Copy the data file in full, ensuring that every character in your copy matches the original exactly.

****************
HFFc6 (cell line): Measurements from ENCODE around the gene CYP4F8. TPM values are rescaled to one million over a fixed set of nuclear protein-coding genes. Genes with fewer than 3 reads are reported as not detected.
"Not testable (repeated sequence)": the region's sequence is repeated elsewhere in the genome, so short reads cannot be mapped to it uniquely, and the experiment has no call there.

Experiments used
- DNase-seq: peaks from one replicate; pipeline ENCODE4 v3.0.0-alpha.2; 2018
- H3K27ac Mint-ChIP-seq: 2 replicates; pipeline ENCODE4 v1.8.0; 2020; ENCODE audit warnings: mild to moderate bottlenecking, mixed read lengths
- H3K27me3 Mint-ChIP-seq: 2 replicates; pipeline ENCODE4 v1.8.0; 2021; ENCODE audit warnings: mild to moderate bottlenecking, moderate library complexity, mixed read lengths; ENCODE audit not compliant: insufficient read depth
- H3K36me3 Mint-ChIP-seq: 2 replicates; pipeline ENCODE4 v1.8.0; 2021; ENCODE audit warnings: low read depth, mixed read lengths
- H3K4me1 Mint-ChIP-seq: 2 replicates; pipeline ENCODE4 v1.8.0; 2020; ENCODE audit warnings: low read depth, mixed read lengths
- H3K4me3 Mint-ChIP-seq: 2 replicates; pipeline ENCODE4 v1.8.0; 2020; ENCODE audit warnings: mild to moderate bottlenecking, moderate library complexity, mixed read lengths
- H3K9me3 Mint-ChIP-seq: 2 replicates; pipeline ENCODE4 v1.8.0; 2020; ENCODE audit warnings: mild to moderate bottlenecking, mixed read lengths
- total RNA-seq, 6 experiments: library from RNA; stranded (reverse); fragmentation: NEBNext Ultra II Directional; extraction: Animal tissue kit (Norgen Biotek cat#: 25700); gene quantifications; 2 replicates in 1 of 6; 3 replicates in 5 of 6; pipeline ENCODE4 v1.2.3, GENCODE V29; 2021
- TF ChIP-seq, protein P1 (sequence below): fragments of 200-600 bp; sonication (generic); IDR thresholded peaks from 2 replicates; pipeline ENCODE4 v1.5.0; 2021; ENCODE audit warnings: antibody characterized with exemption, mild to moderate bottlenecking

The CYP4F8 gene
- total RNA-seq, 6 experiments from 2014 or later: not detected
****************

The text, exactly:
HFFc6 (cell line): Measurements from ENCODE around the gene CYP4F8. TPM values are rescaled to one million over a fixed set of nuclear protein-coding genes. Genes with fewer than 3 reads are reported as not detected.
"Not testable (repeated sequence)": the region's sequence is repeated elsewhere in the genome, so short reads cannot be mapped to it uniquely, and the experiment has no call there.

Experiments used
- DNase-seq: peaks from one replicate; pipeline ENCODE4 v3.0.0-alpha.2; 2018
- H3K27ac Mint-ChIP-seq: 2 replicates; pipeline ENCODE4 v1.8.0; 2020; ENCODE audit warnings: mild to moderate bottlenecking, mixed read lengths
- H3K27me3 Mint-ChIP-seq: 2 replicates; pipeline ENCODE4 v1.8.0; 2021; ENCODE audit warnings: mild to moderate bottlenecking, moderate library complexity, mixed read lengths; ENCODE audit not compliant: insufficient read depth
- H3K36me3 Mint-ChIP-seq: 2 replicates; pipeline ENCODE4 v1.8.0; 2021; ENCODE audit warnings: low read depth, mixed read lengths
- H3K4me1 Mint-ChIP-seq: 2 replicates; pipeline ENCODE4 v1.8.0; 2020; ENCODE audit warnings: low read depth, mixed read lengths
- H3K4me3 Mint-ChIP-seq: 2 replicates; pipeline ENCODE4 v1.8.0; 2020; ENCODE audit warnings: mild to moderate bottlenecking, moderate library complexity, mixed read lengths
- H3K9me3 Mint-ChIP-seq: 2 replicates; pipeline ENCODE4 v1.8.0; 2020; ENCODE audit warnings: mild to moderate bottlenecking, mixed read lengths
- total RNA-seq, 6 experiments: library from RNA; stranded (reverse); fragmentation: NEBNext Ultra II Directional; extraction: Animal tissue kit (Norgen Biotek cat#: 25700); gene quantifications; 2 replicates in 1 of 6; 3 replicates in 5 of 6; pipeline ENCODE4 v1.2.3, GENCODE V29; 2021
- TF ChIP-seq, protein P1 (sequence below): fragments of 200-600 bp; sonication (generic); IDR thresholded peaks from 2 replicates; pipeline ENCODE4 v1.5.0; 2021; ENCODE audit warnings: antibody characterized with exemption, mild to moderate bottlenecking

The CYP4F8 gene
- total RNA-seq, 6 experiments from 2014 or later: not detected